Anal Cancer Treatment (PDQ®): Treatment - Health Professional Information [NCI] - Treatment Option Overview
Abdominoperineal resection leading to permanent colostomy was previously thought to be required for all but small anal cancers occurring below the dentate line, with approximately 70% of patients surviving 5 or more years in single institutions, but such surgery is no longer the treatment of choice.[2,3] Radiation therapy alone may lead to a 5-year survival rate in excess of 70%, though high doses (≥60 Gy) may yield necrosis or fibrosis. Chemotherapy concurrent with lower-dose radiation therapy as evidenced in the RTOG-8314 trial, for example, has a 5-year survival rate in excess of 70% with low levels of acute and chronic morbidity, and few patients require surgery for dermal or sphincter toxic effects.[5,6,7,8,9,10] The optimal dose of radiation with concurrent chemotherapy to optimize local control and minimize sphincter toxic effects has been studied in the RTOG-9208 trial, for example, and appears to be in the 45 Gy to 60 Gy range.[11,12] Analysis of an intergroup trial that compared radiation therapy plus fluorouracil/mitomycin with radiation therapy plus fluorouracil alone in patients with anal cancer has shown improved results (lower colostomy rates and higher colostomy-free and disease-free survival) with the addition of mitomycin. Radiation with continuous infusion of fluorouracil plus cisplatin has been evaluated, as seen in the RTOG-9811 trial. Standard salvage therapy for those patients with either gross or microscopic residual disease following chemoradiation therapy has been abdominoperineal resection. Alternately, patients may be treated with additional salvage chemoradiation therapy in the form of fluorouracil, cisplatin, and a radiation boost to potentially avoid permanent colostomy.
Because of the small number of cases, information that can only come from patient participation in well-designed clinical trials is needed to improve the management of anal cancer. Patients with stages II, III, and IV disease should be considered candidates for clinical trials. Information about ongoing clinical trials is available from the NCI Web site.
Inside your abdominal cavity is the long, tubular digestive tract. The second part of this tube -- the large intestine -- is composed of the colon, which stretches 4 feet to 6 feet, and the rectum, which is only 4 inches to 6 inches long.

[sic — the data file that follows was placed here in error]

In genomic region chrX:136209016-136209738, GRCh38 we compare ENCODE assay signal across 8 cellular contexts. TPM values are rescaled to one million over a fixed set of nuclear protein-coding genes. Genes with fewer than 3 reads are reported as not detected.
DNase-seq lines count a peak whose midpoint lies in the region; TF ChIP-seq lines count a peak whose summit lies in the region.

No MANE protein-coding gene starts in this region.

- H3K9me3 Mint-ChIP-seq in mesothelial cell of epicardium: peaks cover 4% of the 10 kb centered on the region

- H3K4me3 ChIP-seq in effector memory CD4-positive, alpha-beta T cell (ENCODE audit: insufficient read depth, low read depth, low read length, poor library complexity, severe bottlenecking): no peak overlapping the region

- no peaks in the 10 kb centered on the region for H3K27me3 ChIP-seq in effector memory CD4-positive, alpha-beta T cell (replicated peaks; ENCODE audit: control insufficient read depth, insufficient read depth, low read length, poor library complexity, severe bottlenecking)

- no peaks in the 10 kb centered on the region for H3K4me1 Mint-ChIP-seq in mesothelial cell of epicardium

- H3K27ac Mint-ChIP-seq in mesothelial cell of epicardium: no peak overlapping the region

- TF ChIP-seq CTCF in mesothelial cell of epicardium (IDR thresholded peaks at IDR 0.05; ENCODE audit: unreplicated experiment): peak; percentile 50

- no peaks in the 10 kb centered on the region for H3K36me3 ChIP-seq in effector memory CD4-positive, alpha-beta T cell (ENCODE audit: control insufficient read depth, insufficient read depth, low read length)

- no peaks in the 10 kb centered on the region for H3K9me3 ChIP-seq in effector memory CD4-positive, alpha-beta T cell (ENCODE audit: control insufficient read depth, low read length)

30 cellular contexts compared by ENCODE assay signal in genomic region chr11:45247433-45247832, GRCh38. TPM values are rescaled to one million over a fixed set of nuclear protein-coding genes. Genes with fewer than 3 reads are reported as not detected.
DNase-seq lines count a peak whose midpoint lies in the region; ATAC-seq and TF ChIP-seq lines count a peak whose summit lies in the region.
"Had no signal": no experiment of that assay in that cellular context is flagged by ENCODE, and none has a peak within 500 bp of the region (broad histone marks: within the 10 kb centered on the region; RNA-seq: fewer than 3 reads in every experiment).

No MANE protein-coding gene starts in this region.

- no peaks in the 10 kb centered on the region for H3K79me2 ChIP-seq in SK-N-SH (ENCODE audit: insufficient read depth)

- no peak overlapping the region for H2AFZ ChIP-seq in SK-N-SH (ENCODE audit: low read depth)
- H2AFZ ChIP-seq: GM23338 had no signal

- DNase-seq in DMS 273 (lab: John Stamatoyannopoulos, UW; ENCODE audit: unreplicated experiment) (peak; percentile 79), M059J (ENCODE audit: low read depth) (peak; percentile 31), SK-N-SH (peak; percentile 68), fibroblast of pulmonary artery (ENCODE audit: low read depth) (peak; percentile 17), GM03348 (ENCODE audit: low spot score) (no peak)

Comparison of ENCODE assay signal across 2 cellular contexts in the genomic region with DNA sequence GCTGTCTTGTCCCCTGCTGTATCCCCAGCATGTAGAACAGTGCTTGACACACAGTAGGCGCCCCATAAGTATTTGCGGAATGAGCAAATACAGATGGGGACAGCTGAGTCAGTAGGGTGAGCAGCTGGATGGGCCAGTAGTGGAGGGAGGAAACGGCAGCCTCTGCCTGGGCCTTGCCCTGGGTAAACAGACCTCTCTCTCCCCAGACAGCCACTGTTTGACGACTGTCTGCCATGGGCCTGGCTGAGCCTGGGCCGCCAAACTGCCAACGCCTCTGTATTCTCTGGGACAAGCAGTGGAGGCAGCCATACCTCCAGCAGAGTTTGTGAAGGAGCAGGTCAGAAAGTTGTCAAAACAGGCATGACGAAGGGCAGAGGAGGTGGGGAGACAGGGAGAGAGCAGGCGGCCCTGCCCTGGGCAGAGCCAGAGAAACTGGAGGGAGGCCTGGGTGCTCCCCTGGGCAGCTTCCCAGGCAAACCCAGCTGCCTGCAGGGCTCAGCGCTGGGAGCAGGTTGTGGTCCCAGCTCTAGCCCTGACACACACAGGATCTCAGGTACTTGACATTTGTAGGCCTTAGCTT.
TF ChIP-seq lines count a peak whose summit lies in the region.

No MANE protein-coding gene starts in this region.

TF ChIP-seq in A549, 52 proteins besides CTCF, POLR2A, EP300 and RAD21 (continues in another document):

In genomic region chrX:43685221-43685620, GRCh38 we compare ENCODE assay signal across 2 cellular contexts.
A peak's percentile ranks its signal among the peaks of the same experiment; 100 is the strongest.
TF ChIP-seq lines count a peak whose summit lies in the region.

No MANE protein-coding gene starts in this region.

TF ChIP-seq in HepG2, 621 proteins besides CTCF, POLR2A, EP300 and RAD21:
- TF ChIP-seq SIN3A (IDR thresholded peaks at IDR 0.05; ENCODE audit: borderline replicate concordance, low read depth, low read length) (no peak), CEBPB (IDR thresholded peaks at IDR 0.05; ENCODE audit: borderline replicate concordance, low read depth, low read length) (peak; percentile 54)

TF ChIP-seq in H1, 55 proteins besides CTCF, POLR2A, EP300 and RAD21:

The inner lining of this "colorectal tube" can be a fertile breeding ground for small tumors, called polyps (Figure 1). About a quarter of all adults in the U.S. older than age 50 will have at least one colorectal polyp. Most colorectal cancers develop from polyps...
The tolerance of patients with human immunodeficiency virus (HIV) and anal carcinoma to standard fluorouracil/mitomycin chemoradiation is not well defined.[15,16] Patients with pretreatment CD4 counts of less than 200 cells/μl may have increased acute and late toxic effects;[17,18] chemoradiation doses may require modification in this subset of patients.
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Flam M, John M, Pajak TF, et al.: Role of mitomycin in combination with fluorouracil and radiotherapy, and of salvage chemoradiation in the definitive nonsurgical treatment of epidermoid carcinoma of the anal canal: results of a phase III randomized intergroup study. J Clin Oncol 14 (9): 2527-39, 1996.
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Hoffman R, Welton ML, Klencke B, et al.: The significance of pretreatment CD4 count on the outcome and treatment tolerance of HIV-positive patients with anal cancer. Int J Radiat Oncol Biol Phys 44 (1): 127-31, 1999.
Place RJ, Gregorcyk SG, Huber PJ, et al.: Outcome analysis of HIV-positive patients with anal squamous cell carcinoma. Dis Colon Rectum 44 (4): 506-12, 2001.